Indian energy giant Adani Group – the company behind controversial plans to develop Australia’s largest coal mine in Queensland’s Galilee Basin – is set to begin work on the major solar plant it is building in the heart of Australian coal country: a 100-200MW affair south-west of Moranbah in Queensland’s Bowen Basin.
Having gained development approval from the Isaac Regional Council, Adani Renewables chief Jennifer Purdie said work would begin on the first 65MW of the Rugby Run Solar Farm by the end of the year.
Meanwhile, preparatory work on the solar farm – including cultural heritage surveys and engineering design – has already commenced, with orders for critical equipment now being secured, the Mackay Daily Mercury reported on Tuesday.
Adani’s progress on its first major renewable energy venture in Australia stands in stark contrast to the company’s current position in the coal market, with its $16.5 billion investment in the planned Carmichael coal mine, rail and port, still hanging in the balance – and looking more and more like a massive stranded asset.
As the International Energy Agency’s latest Energy Technology Perspectives report has warned, coal-fired generation for electricity will have to be phased out by 2030 if used at current rates without abatement. This leaves the thermal coal that will be extracted from mega-mines like Carmichael without much of a market – an inconvenient truth even Australia’s deputy PM has recently acknowledged.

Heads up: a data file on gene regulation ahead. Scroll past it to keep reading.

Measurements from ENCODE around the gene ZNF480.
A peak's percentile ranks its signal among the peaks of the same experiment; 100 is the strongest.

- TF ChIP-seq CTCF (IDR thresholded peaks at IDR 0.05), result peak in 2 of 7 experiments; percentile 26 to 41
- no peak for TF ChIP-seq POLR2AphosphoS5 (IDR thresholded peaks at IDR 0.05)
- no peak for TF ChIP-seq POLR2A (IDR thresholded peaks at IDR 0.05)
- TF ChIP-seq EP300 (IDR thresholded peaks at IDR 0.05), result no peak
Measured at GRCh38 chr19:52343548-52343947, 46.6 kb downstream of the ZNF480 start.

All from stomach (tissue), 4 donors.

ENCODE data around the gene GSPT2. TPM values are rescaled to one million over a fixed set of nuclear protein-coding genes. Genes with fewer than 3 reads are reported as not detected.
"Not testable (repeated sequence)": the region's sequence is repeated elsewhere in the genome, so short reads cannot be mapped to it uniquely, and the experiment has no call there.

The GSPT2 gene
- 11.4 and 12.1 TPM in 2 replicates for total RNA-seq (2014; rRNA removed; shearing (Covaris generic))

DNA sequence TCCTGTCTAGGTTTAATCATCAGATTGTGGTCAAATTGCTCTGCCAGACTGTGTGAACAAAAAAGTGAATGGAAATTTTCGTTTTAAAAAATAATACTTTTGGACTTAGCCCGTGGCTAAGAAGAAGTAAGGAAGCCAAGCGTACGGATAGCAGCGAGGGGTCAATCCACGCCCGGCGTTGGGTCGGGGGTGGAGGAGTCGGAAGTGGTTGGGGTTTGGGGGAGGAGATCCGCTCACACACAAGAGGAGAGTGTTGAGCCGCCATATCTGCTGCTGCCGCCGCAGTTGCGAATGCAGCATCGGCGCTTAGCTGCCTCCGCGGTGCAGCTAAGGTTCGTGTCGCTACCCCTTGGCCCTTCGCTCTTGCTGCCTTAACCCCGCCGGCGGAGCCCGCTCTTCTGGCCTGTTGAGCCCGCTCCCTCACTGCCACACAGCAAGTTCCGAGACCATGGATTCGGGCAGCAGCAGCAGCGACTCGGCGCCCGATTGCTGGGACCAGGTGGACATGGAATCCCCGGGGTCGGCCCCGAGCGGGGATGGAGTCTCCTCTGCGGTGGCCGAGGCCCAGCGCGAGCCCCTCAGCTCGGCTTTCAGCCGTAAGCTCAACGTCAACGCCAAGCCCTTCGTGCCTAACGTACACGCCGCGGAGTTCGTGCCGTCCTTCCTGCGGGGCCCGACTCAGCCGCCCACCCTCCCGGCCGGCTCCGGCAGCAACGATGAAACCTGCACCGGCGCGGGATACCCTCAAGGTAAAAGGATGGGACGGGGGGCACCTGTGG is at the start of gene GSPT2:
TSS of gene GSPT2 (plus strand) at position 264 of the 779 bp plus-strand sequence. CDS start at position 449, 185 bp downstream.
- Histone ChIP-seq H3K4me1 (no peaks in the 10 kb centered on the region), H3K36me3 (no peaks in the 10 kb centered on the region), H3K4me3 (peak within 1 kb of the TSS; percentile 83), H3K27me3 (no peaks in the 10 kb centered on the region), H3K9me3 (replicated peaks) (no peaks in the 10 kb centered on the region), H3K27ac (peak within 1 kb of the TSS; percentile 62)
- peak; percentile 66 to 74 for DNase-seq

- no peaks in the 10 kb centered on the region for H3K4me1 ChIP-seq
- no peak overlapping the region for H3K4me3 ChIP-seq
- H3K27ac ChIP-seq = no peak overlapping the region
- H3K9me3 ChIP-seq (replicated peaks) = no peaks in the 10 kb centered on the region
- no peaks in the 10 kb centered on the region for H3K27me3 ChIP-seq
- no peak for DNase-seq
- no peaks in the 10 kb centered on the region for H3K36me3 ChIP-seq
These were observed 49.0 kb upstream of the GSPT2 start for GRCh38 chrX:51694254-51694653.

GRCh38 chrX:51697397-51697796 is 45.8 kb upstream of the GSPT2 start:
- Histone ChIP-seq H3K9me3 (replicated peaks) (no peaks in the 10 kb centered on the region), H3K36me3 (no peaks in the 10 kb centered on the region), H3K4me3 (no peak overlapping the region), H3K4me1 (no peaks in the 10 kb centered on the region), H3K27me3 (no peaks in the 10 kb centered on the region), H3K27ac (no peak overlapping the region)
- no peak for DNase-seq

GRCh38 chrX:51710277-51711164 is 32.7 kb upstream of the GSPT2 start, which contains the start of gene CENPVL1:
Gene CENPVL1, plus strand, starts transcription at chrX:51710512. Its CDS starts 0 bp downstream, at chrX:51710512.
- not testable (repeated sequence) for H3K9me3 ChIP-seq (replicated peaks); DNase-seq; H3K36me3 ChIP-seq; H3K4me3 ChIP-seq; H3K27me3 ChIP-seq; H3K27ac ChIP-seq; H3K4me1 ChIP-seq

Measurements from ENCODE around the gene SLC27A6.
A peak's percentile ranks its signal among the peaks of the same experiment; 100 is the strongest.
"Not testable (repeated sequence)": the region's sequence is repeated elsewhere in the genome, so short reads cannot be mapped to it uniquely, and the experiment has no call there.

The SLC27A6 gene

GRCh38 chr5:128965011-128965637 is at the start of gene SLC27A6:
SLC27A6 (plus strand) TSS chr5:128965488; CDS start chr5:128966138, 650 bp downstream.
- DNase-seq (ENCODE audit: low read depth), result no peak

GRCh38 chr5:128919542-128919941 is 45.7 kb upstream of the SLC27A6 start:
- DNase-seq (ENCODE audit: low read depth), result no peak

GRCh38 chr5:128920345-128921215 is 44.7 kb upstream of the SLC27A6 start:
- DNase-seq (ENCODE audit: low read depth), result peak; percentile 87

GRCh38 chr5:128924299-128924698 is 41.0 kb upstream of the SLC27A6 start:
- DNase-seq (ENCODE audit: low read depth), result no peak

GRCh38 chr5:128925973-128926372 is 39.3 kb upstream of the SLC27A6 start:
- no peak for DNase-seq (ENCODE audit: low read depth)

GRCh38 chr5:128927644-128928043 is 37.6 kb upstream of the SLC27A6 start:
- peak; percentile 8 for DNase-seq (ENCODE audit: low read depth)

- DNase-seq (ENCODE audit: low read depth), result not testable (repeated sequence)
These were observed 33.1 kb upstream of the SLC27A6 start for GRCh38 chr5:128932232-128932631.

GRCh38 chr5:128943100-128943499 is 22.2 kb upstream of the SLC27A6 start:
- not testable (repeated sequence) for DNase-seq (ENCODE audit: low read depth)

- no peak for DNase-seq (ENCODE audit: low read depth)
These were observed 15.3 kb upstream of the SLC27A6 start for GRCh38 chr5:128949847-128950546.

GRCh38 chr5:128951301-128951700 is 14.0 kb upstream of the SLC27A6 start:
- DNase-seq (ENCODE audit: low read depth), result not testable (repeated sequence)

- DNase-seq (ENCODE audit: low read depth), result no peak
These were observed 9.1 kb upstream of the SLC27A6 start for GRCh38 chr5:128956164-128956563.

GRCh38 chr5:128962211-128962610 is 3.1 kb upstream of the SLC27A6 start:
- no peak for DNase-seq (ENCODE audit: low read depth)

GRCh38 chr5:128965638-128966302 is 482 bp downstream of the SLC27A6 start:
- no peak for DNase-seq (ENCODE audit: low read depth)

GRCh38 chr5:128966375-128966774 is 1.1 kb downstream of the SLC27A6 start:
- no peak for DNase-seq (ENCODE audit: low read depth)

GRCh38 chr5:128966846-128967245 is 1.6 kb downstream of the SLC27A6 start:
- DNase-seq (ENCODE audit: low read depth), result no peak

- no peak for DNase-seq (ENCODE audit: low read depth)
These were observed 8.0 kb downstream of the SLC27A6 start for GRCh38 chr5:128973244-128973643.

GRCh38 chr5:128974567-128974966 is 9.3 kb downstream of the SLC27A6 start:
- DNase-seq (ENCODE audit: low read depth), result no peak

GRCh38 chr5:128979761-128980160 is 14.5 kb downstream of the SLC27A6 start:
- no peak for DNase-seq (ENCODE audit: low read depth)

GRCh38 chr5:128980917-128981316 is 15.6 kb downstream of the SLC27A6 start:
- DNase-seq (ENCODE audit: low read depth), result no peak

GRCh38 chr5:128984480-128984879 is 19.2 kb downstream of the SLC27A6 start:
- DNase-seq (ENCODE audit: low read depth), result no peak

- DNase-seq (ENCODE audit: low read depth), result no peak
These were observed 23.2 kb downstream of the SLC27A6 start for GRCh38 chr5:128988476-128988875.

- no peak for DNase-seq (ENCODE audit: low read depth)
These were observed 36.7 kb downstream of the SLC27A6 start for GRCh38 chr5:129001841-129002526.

But even as Australia’s leading Conservative politicians refuse to accept the inevitability of coal’s demise, the transformation of Australia’s major coal centres into renewable energy hubs is undeniable and unstoppable.
It’s happening in Newcastle, New South Wales, where eight renewable energy companies have been short-listed to tender for the job to develop and operate a 5MW solar farm on former landfill site at the coal town; it’s happening in Gladstone, Queensland, where five companies have been short-listed to tender for the job of developing an up to 450MW renewable energy hub at the fossil fuel shipping port and home to a 1,680MW coal-fired power station, the state’s largest electricity generator.
“This is an exciting project in terms of its size, location, and the technology we are using,” Dr Purdie said. “This will be Adani Renewables’ first (solar) project – the first of many.”
The $100 million first stage of the project, to be built on a 600 hectare patch of the Rugby Run grazing property, will use single axis tracking systems to improve efficiency and output. Further stages are expected to take the project’s generation capacity up to 170MW.
Construction of the solar farm is expected to be completed within 12 months of commencement of construction, which is expected to create up to 150 jobs.
“We are excited to welcome Rugby Run Solar Farm as the first renewable energy project in the region,” said Isaac Mayor Anne Baker. “This project continues to diversify our local economy, and will contribute towards a sustainable future for both Isaac and the state.
“We look forward to the employment opportunities and long-term benefits that Rugby Run will deliver to our communities.”